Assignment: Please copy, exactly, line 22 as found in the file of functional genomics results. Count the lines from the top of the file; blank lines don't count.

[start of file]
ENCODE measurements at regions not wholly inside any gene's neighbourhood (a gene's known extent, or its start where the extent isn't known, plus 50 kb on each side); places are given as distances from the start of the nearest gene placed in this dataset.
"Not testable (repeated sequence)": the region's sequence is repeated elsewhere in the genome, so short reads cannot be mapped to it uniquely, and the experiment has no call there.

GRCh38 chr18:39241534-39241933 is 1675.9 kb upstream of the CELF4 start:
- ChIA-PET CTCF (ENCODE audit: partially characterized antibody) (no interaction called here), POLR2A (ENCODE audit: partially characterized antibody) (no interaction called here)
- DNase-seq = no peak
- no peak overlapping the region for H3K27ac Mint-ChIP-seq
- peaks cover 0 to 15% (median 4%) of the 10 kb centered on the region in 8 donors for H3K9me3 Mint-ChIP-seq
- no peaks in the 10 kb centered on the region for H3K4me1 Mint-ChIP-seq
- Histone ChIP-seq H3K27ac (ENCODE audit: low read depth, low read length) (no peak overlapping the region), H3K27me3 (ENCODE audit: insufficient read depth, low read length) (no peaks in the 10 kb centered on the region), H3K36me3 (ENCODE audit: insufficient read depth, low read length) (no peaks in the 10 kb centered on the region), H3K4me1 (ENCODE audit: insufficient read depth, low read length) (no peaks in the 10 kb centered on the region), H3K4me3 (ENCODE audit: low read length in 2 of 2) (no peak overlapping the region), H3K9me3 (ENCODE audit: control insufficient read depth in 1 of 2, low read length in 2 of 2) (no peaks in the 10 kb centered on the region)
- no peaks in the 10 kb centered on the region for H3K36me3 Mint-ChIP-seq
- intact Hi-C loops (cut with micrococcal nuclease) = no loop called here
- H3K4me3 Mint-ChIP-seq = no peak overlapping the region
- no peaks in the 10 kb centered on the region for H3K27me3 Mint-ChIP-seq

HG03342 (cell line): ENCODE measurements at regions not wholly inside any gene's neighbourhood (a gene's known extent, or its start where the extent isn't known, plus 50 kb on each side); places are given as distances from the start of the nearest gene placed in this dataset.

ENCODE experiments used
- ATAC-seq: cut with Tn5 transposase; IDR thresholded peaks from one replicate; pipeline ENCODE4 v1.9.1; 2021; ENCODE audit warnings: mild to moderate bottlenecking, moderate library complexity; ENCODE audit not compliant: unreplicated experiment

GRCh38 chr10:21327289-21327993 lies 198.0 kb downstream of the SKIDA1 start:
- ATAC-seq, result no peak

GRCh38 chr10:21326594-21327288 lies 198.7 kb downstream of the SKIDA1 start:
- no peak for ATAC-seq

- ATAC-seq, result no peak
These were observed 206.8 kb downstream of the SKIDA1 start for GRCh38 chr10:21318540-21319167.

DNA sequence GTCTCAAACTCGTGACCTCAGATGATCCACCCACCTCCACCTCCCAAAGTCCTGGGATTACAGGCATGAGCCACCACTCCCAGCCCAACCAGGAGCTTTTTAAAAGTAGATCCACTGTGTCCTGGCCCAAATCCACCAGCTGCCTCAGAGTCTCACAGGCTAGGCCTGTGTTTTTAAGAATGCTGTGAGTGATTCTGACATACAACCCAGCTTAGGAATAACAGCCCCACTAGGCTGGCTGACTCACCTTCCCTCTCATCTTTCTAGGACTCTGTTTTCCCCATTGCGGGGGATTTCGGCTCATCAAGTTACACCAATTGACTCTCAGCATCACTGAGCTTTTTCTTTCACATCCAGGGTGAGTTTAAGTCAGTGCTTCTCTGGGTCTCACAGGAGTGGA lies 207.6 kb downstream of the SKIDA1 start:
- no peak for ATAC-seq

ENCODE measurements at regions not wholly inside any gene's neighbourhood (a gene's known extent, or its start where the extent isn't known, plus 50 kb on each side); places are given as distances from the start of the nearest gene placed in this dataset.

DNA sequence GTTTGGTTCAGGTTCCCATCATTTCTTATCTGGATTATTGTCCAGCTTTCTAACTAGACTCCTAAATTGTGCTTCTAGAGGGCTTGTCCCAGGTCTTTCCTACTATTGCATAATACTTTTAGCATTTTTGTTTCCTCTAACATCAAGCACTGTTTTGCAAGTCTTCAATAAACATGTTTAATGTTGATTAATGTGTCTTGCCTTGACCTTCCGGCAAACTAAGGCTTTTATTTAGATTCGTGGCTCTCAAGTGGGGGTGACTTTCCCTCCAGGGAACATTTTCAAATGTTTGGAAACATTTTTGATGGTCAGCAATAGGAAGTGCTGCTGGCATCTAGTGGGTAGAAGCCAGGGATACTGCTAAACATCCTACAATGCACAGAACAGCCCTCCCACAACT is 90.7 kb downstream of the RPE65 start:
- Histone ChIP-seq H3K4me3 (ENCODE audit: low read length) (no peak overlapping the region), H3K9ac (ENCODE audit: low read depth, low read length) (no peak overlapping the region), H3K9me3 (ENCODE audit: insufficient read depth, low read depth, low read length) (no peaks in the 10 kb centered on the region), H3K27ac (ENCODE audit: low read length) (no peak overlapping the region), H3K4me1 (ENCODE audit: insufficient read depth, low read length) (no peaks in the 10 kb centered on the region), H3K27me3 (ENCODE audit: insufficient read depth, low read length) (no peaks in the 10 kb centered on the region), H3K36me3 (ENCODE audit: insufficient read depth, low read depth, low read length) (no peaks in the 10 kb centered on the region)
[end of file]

These were observed 206.8 kb downstream of the SKIDA1 start for GRCh38 chr10:21318540-21319167.